Labyrinths have been a part of religious and spiritual life all over the world for millennia, as traced through archaeology, literature and the oral tradition. Variations of a seven-circuit labyrinth have been found all over the world, from Peru to Arizona, Iceland, Scandinavia, Crete, Egypt, India and Sumatra. The cultural links between the ancient societies where labyrinth consciousness flourished remain mysterious. The Classic labyrinth design, found on ancient Cretan coins from 2000 BCE, is also known as the Cretan Labyrinth, and is associated with the myth of Theseus and the Minotaur.
Labyrinths have most likely always been used in spiritual and religious practice and as a tool for heightened awareness. To build a labyrinth is to create sacred space, and to walk a labyrinth is to imbue it with power and meaning. The more a labyrinth is used, the more powerful it can become as a symbol of transformation. The cross in the middle that used as a starting point to construct the labyrinth, may have eventually been linked to Christian practices, and the inclusion of labyrinths during the cathedral-building and pilgrimage era in Europe and the Middle East.
The Middle Ages showed a renewed interest in labyrinths
and a design more complex than the classical
seven-circuit labyrinth became popular.
This was an eleven-circuit design divided into four quadrants.
It was often found in Gothic Cathedrals but over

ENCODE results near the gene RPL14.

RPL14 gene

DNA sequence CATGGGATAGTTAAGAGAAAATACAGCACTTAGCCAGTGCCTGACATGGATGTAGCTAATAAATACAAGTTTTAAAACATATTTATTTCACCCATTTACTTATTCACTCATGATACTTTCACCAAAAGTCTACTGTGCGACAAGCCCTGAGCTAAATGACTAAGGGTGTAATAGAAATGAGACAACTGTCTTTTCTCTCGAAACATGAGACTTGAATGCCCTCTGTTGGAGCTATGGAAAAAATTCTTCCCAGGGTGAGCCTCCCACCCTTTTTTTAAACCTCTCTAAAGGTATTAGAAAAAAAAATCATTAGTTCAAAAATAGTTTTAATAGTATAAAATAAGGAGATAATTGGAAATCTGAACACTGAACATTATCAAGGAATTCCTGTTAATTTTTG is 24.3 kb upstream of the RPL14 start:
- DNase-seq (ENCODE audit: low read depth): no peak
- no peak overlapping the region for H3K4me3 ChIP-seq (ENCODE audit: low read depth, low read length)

time many of these eleven-circuit designs were destroyed
or intentionally removed.
The most famous of these remaining
labyrinths is at
Chartres Cathedral near
Paris, France. The labyrinth at
Chartres was built around
1200 and is laid into the floor
in a style sometimes referred
to as a pavement maze. The
original center piece has been
removed and other areas of
the labyrinth have been restored.
This labyrinth was meant to be
walked but is reported to be infrequently used today. In
the past it could be walked as a pilgrimage and/or for
repentance. As a pilgrimage it was a questing, searching
journey with the hope of becoming closer to God.
When used for repentance the pilgrims would walk on
their knees. Sometimes this eleven-circuit labyrinth would
serve as a substitute for an actual pilgrimage to Jerusalem
and as a result came to be called the "Chemin de
Jerusalem" or Road of Jerusalem.
In walking the Chartres style labyrinth the walker meanders
through each of the four quadrants several times
before reaching the goal. An expectancy is created as
to when the center will be reached. At the center is a
rosette design which has a rich symbolic value including
that of enlightenment. The four arms of the cross are
readily visible and provide Christian symbolism.
sacred pilgrimage and ritual